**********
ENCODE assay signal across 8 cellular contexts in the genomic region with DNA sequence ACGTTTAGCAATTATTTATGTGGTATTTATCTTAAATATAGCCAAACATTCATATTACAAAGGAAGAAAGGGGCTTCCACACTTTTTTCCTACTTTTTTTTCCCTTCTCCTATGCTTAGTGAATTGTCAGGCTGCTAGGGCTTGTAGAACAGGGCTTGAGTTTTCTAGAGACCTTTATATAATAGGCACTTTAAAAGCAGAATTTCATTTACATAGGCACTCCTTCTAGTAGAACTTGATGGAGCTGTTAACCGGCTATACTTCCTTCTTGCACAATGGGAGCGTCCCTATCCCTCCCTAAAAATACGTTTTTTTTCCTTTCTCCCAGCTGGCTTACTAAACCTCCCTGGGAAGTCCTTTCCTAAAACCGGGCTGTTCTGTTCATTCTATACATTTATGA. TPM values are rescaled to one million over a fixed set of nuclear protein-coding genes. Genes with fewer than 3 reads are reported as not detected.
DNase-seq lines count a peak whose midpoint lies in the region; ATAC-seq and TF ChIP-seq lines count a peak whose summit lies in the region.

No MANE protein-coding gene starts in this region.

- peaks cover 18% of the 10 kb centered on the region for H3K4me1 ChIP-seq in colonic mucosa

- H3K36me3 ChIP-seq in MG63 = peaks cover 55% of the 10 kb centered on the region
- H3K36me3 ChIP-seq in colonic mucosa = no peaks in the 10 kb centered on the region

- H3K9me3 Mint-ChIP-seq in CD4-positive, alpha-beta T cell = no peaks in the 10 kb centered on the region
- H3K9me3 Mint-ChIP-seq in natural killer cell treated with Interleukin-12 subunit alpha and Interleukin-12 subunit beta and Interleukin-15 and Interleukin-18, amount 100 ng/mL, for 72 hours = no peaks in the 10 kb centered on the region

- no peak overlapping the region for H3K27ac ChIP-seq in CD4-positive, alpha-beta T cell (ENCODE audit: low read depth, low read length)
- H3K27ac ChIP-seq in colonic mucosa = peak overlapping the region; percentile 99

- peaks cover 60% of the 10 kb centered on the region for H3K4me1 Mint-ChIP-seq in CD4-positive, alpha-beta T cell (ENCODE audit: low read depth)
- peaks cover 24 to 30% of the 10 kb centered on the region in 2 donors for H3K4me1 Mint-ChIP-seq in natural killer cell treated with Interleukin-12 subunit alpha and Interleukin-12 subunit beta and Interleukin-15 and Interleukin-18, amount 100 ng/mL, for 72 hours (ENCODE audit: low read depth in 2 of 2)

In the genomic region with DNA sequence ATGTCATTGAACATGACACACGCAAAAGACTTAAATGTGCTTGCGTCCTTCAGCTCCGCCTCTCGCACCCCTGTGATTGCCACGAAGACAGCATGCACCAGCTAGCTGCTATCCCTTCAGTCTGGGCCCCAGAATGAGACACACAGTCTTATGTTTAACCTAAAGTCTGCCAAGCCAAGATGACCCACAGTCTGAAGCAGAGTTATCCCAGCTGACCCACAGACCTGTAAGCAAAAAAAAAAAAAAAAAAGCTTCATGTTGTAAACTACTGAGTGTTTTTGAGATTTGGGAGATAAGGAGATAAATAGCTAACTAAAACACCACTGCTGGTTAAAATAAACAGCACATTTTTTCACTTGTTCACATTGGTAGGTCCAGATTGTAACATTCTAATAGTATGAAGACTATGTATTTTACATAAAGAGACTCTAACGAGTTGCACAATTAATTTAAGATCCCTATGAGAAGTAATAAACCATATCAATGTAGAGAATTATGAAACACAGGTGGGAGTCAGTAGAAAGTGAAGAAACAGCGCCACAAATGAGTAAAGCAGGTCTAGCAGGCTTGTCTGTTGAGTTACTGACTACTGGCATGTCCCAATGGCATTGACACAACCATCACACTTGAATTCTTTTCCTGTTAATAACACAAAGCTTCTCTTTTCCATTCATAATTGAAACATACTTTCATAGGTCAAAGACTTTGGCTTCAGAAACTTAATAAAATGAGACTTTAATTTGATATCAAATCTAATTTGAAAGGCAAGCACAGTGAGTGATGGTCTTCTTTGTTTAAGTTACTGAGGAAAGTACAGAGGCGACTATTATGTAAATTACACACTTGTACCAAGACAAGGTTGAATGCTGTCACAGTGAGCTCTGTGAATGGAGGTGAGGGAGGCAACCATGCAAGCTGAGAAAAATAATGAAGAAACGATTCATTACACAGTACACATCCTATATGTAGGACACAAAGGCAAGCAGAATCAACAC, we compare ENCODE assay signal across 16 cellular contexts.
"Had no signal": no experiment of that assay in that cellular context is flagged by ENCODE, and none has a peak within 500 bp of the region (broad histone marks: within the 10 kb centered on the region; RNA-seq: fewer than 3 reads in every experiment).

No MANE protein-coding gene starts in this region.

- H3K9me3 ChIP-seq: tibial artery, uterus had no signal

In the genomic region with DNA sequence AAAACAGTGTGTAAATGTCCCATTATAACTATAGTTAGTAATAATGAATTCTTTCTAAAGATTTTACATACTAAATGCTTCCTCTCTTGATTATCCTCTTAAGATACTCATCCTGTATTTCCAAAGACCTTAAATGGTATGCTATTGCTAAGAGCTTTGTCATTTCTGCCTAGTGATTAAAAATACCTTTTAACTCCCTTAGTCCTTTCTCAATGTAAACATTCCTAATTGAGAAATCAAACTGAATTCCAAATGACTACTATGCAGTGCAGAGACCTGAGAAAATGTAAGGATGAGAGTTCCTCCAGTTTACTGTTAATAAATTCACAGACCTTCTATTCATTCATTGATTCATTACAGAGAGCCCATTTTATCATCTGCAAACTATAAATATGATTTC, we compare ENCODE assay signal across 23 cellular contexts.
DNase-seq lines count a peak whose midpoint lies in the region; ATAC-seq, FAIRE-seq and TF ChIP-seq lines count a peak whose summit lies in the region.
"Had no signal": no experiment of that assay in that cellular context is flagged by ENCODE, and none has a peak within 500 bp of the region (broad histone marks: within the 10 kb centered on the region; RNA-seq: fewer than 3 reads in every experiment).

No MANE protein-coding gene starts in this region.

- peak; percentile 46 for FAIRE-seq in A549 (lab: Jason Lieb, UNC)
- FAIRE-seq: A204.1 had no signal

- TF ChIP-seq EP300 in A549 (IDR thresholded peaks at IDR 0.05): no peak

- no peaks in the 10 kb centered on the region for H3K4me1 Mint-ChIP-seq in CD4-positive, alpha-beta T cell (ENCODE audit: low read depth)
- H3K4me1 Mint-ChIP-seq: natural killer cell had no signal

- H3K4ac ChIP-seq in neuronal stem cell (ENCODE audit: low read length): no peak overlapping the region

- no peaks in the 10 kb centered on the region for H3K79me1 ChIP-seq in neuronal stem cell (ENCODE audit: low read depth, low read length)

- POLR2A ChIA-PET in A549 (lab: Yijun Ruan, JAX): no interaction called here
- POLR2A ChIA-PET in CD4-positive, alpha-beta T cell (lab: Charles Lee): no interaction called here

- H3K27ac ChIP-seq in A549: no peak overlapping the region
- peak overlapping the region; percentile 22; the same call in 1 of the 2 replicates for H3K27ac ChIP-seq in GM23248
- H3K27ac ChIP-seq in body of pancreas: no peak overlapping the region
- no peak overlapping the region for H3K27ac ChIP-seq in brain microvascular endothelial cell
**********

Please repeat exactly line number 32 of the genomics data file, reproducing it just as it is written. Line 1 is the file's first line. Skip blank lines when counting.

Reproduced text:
- H3K27ac ChIP-seq in body of pancreas: no peak overlapping the region